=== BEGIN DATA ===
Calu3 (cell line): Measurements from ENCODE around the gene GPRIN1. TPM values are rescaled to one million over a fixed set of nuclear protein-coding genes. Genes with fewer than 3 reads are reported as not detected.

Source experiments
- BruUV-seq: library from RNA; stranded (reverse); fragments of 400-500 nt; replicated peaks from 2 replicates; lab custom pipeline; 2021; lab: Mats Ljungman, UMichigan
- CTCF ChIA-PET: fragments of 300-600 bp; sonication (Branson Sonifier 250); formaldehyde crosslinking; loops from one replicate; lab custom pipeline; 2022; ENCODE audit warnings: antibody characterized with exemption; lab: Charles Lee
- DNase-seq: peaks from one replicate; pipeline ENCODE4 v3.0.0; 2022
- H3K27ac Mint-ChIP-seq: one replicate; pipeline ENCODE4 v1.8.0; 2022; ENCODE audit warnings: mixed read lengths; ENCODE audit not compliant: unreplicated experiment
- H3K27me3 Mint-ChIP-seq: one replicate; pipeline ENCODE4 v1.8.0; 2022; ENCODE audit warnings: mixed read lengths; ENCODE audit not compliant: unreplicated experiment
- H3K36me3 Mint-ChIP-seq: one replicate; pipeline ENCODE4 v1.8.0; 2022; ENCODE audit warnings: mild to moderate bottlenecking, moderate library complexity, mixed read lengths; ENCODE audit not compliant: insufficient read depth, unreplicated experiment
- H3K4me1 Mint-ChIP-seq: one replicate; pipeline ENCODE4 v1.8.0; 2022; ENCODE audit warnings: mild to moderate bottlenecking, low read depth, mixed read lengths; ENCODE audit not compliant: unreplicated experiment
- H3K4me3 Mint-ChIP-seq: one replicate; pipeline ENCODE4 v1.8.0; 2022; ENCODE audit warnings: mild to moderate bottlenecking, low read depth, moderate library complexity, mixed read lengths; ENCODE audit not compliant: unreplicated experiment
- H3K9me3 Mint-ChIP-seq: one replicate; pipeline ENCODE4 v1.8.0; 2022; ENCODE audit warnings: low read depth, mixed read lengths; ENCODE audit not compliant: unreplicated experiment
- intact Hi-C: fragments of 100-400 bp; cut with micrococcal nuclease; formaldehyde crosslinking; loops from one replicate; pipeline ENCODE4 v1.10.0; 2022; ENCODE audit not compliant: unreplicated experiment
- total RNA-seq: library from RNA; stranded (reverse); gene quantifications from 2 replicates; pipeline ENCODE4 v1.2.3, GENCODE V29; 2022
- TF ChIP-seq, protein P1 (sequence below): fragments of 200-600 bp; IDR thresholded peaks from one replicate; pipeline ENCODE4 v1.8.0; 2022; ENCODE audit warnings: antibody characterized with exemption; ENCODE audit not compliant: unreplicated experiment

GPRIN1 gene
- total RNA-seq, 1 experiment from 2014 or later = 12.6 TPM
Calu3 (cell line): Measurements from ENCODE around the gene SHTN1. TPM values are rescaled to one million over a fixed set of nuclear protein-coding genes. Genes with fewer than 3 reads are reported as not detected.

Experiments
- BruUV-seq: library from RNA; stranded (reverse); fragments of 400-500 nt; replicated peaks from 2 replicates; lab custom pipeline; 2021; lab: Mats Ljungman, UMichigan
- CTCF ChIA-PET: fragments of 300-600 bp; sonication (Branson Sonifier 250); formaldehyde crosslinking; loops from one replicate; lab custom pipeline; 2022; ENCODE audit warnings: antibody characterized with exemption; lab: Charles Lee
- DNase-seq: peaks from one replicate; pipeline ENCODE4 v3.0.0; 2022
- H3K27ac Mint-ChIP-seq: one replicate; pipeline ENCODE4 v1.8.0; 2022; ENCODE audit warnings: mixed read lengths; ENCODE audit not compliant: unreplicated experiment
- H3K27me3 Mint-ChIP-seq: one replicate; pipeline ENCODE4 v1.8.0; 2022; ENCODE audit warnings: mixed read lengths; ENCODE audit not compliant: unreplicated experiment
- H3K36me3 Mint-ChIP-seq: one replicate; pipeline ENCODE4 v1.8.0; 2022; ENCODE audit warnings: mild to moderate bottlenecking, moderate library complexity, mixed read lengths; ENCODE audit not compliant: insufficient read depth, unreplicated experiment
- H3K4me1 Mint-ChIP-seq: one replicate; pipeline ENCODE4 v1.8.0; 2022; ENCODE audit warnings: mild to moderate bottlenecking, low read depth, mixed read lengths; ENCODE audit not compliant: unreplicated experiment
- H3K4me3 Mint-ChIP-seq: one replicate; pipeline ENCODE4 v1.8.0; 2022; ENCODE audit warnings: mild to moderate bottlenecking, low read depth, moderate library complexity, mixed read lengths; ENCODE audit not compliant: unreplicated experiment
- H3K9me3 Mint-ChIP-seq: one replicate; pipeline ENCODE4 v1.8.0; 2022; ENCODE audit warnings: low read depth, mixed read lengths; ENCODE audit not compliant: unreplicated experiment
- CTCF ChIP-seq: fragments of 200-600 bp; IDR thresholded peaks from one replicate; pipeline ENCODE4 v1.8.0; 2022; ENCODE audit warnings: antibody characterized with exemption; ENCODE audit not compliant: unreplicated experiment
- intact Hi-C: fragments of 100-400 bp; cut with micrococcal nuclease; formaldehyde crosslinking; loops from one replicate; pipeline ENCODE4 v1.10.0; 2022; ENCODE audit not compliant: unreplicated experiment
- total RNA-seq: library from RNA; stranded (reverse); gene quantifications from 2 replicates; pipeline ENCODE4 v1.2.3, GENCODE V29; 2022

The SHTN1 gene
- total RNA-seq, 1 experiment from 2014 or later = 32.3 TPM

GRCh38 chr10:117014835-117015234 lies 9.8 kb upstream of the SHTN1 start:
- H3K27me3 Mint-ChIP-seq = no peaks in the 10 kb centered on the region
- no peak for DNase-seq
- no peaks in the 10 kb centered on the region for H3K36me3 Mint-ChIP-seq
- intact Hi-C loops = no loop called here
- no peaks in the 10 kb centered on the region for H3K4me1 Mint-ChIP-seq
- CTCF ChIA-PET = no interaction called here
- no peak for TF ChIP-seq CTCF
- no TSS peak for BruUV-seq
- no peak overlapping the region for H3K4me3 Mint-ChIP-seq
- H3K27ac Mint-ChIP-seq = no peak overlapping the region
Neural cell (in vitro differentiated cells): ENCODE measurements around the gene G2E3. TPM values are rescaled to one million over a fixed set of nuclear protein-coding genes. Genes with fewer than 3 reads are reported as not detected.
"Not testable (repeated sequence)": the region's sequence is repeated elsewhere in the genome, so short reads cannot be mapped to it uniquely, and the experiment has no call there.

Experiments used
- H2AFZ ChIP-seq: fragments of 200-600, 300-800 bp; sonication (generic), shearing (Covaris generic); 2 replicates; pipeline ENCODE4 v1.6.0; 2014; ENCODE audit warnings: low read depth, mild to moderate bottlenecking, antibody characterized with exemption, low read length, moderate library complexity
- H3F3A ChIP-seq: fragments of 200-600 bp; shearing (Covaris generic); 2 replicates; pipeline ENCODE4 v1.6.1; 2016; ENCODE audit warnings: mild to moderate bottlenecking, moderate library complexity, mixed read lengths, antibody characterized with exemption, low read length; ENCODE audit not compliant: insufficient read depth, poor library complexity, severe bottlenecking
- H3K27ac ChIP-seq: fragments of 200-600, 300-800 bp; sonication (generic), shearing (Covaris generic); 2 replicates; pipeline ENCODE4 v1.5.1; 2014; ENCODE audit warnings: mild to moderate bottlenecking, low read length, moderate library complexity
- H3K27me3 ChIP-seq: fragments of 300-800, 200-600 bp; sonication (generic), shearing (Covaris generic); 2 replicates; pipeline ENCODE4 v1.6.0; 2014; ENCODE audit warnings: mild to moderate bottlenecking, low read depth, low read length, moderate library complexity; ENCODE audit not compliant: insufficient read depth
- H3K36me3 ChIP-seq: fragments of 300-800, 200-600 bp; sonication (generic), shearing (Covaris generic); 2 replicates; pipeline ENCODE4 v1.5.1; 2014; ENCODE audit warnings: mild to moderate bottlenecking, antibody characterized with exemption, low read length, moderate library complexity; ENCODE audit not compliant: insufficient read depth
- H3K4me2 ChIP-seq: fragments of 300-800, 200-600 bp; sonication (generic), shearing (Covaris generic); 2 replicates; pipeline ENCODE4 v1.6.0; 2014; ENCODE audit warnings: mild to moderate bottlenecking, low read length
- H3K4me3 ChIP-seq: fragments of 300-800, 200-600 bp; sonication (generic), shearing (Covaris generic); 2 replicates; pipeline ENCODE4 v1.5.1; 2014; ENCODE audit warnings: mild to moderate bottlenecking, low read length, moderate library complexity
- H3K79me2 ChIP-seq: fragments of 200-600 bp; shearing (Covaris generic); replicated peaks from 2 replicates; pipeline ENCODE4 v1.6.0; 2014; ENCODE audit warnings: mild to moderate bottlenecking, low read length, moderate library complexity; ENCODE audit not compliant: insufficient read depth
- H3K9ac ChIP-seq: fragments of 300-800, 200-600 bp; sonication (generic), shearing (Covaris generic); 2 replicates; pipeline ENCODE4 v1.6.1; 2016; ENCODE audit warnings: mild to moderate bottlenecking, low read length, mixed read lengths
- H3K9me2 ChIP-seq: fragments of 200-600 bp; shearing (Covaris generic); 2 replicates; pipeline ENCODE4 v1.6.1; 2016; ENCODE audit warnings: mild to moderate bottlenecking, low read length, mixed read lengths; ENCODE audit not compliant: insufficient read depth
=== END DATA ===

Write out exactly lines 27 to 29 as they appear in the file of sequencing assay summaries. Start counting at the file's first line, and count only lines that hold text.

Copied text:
- H3K9me3 Mint-ChIP-seq: one replicate; pipeline ENCODE4 v1.8.0; 2022; ENCODE audit warnings: low read depth, mixed read lengths; ENCODE audit not compliant: unreplicated experiment
- CTCF ChIP-seq: fragments of 200-600 bp; IDR thresholded peaks from one replicate; pipeline ENCODE4 v1.8.0; 2022; ENCODE audit warnings: antibody characterized with exemption; ENCODE audit not compliant: unreplicated experiment
- intact Hi-C: fragments of 100-400 bp; cut with micrococcal nuclease; formaldehyde crosslinking; loops from one replicate; pipeline ENCODE4 v1.10.0; 2022; ENCODE audit not compliant: unreplicated experiment